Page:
January 28, 2006

Travel Report: In the Cederberg Mountains

Here is the report on the first 200kms of my ride around the Western Cape of South Africa.

I have a great new discovery, for which I make several astounding claims. A newly revealed holistic therapy. A miracle cure for both body and mind. Really, itís true, Iím not trying to con you out of money, or sign your soul away to some mad new religion.

At least it did work for me. See if you think it sounds like a panacea. Here is what I prescribe…

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The treatment itself is simple, but with several necessary and arduous precursors. Let's start with the final and most pleasant stage of the process. You must be immersed to the shoulders in the warm and clean waters of a mountain stream. A wide and calm pool at the side of a ford is a prime location for this. Then you must stand on one foot, balanced perfectly on an appropriately sized boulder. You then spin slowly in a clockwise direction. A velvety carpet of moss may assist in the perfection of this maneuver.

This slow rotation allows for the rhythmic apperception of a horizon of golden and red cliff faces, fronted by giant cedar trees, and topped with a bright and clear blue sky. Whilst at every point in the rotation, the sweet cedar aroma, and the pulsating buzz of millions of insects, remains a constant intensity.

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One should also try to ignore the occasional curious fish swimming in close proximity. Treat it with a certain Buddhist indifference.
Does that sound good? Do you want to have a go? Recall that I described this as being only the final stage in the process. Remember those arduous but necessary precursors?

To start with, you must fly to Cape Town. There are means of transport less torturous than British Airways, but I suspect that the body and mind must be thoroughly broken before they can gain salvation through the cure described above. Paper thin seats with no leg room are the most efficient means to inflict the required degree of pain. To make things worse, become separated from your beautiful wife and baby at Johannesburg, for they have other plans.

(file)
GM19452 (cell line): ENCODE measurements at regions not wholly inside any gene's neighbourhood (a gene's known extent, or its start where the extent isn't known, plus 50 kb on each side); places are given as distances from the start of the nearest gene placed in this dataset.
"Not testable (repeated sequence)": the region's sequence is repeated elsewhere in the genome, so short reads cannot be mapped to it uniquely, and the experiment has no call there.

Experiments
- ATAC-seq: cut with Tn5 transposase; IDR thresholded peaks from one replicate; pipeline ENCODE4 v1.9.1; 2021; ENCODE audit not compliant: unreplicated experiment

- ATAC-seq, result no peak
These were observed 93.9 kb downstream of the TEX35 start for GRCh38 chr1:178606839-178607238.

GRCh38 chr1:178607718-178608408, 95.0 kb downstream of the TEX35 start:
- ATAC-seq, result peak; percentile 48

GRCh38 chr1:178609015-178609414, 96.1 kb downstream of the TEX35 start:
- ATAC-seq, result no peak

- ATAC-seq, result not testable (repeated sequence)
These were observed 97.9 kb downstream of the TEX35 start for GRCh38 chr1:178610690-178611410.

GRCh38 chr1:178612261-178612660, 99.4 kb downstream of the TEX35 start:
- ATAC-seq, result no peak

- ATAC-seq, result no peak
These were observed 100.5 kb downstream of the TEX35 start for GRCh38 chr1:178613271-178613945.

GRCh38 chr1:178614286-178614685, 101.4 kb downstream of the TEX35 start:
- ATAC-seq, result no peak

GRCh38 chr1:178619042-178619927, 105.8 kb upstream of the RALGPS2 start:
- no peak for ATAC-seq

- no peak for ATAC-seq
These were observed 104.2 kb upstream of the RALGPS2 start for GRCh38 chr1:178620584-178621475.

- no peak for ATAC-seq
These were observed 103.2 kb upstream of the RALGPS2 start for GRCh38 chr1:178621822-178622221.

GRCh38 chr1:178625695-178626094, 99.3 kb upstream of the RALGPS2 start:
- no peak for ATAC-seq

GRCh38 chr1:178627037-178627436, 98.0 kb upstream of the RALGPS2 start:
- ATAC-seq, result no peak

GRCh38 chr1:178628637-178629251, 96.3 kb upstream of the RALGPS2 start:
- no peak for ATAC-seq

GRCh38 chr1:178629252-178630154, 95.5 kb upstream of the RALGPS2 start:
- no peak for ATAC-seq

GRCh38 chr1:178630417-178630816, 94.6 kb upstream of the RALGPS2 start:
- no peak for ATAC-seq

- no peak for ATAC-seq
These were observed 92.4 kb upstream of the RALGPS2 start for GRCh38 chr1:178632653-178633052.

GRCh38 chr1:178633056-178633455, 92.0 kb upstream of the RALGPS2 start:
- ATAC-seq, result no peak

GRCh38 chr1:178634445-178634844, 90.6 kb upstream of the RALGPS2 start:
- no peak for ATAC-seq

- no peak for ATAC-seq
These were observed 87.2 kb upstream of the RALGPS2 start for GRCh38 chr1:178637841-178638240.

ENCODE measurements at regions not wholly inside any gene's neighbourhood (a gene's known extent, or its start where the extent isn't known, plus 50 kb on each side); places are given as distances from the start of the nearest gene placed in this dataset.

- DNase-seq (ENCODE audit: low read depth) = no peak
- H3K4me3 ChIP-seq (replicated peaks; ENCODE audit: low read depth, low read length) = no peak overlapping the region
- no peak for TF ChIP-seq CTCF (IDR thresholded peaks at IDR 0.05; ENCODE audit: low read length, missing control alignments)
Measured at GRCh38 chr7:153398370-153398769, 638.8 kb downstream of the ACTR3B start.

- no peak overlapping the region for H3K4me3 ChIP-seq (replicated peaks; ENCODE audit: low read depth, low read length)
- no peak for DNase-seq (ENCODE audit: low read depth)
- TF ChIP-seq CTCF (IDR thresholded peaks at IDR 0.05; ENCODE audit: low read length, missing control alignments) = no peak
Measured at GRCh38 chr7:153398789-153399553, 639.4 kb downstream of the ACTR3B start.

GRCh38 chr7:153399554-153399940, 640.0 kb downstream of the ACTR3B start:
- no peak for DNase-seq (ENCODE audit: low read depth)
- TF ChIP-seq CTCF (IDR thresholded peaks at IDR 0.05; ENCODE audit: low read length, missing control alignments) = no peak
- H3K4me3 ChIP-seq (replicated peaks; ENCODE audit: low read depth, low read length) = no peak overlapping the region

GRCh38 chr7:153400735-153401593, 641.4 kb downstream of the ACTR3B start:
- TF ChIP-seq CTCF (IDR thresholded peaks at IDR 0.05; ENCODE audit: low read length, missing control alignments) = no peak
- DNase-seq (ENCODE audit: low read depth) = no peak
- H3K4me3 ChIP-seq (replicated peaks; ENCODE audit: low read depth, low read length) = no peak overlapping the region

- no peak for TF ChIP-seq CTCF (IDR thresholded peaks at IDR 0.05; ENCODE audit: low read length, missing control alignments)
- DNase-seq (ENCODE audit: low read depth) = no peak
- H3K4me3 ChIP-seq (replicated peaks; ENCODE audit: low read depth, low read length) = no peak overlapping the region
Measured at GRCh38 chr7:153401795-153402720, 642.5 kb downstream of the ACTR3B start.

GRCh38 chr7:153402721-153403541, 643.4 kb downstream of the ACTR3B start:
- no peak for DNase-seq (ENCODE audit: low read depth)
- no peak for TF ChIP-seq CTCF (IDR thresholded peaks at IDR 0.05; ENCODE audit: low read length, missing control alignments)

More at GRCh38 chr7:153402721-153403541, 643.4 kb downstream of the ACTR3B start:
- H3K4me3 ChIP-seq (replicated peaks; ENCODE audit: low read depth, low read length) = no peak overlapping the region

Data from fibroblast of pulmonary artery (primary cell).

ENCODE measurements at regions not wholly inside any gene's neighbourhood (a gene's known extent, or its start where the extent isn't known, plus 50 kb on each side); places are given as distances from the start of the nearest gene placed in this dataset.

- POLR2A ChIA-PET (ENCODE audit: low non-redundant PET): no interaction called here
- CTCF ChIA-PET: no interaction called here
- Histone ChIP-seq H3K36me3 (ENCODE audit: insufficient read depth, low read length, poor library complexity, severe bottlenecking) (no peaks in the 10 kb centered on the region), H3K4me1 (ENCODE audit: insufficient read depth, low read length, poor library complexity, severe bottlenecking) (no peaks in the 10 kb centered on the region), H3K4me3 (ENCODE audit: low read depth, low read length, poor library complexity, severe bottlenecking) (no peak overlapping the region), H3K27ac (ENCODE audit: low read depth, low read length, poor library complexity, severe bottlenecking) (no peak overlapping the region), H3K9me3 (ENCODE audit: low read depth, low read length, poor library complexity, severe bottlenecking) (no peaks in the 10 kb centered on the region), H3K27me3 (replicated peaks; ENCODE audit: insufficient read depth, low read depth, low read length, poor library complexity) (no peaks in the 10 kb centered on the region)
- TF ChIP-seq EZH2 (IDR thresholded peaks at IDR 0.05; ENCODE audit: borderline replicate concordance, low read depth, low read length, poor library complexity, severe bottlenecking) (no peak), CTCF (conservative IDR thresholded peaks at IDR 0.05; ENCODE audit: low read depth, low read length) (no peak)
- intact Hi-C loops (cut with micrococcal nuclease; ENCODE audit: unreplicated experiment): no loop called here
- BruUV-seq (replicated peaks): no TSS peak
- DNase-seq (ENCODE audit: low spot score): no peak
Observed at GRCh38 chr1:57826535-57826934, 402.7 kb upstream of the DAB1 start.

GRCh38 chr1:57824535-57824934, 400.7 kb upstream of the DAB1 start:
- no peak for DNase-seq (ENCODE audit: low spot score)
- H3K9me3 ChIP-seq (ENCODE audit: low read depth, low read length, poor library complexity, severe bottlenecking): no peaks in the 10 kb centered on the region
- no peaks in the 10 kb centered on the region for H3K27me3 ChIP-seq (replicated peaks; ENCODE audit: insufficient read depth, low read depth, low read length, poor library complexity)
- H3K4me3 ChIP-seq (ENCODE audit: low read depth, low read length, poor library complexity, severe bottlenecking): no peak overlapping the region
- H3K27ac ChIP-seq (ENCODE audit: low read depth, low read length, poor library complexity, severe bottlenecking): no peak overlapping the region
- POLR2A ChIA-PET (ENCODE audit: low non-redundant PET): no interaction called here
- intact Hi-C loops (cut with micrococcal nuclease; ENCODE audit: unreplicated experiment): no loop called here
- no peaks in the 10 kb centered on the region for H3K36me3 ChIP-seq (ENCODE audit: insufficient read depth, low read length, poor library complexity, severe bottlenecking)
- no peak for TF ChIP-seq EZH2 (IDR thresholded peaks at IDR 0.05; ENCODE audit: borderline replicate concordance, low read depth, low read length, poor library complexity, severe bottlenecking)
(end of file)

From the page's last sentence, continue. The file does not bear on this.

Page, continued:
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At Cape Town, take the shuttle bus from the airport, allowing the talkative driver to both amaze and terrify you. On the one hand it is said to be a city of harmony, integration and culture. Whilst on the other, you are told not to go out after 5pm (sunset is currently 8pm), or you will definitely without a doubt meet with a terrible fate.
Next, I recommend an intellectual challenge. Stay at the fine Victoria Junction Hotel in Cape Town. Take the opportunity to rigorously debate skepticism, Empiricism and theology with the philosophically adept waiter by the name of Junior. His renditions of the speeches of Martin Luther King are inspirational.

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The following morning, you must collect a BMW F650 GS Dakar motorcycle from Karoo Biking. The next stage of the process consists of a journey for which only this bike is suitable. Firstly, ride out of the urban sprawl with the agility of a springbok. Then, blast up the N7 highway at 120kph, passing double-articulated trucks with ease. And finally after 200km, turn of the tar and onto the dirt. The high speed vibration of the big single cylinder engine adds a further degree of stress, particularly to the hands and feet – precisely those areas reached most immediately by the ďtherapyĒ.

The Algeria campsite in the Cederberg Wilderness Area is about 30km along the dirt road. The build up to arrival is increasingly impressive. The track winds through a mountain pass, with some moderately steep rises and descents. The surface is mostly good smooth gravel, with the occasional loose scree and exciting adverse cambered rising bend. The views forcibly distract one's attention from the task of keeping it upright and forwards flowing. But I have to say it was for me a great ride.

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On reaching the camp, take of your helmet and ear-plugs, and think you have suddenly developed tinnitus. After the panic subsides, realize that the bush here is packed with insects. Loud and perfectly well synchronized insects.

Finally, you have a choice. Either set up camp in one of the spacious shady spots (they also have some chalets), or proceed directly to the therapy pool. I chose the latter option, fully clothed (remove helmet and heavy biker boots first).

As someone once said, this is how religions get started.

Onto part 2, Eating mud in the Karoo

- 2 comments by 2 or more people Not publicly viewable

  1. Steven Carpenter

    Awesome – glad you are enjoying yourself.

    On a related note, I wasn't able to retax your other beast last week because the MOT expired on the 28th, and therefore wasn't valid. Despite my protestations to the lady at the Post Office refused to even let me do it for January.

    30 Jan 2006, 12:01

  2. Cool.

    Can you drop BA for the return home and spend a few weeks traversing north on two wheels?

    30 Jan 2006, 12:05

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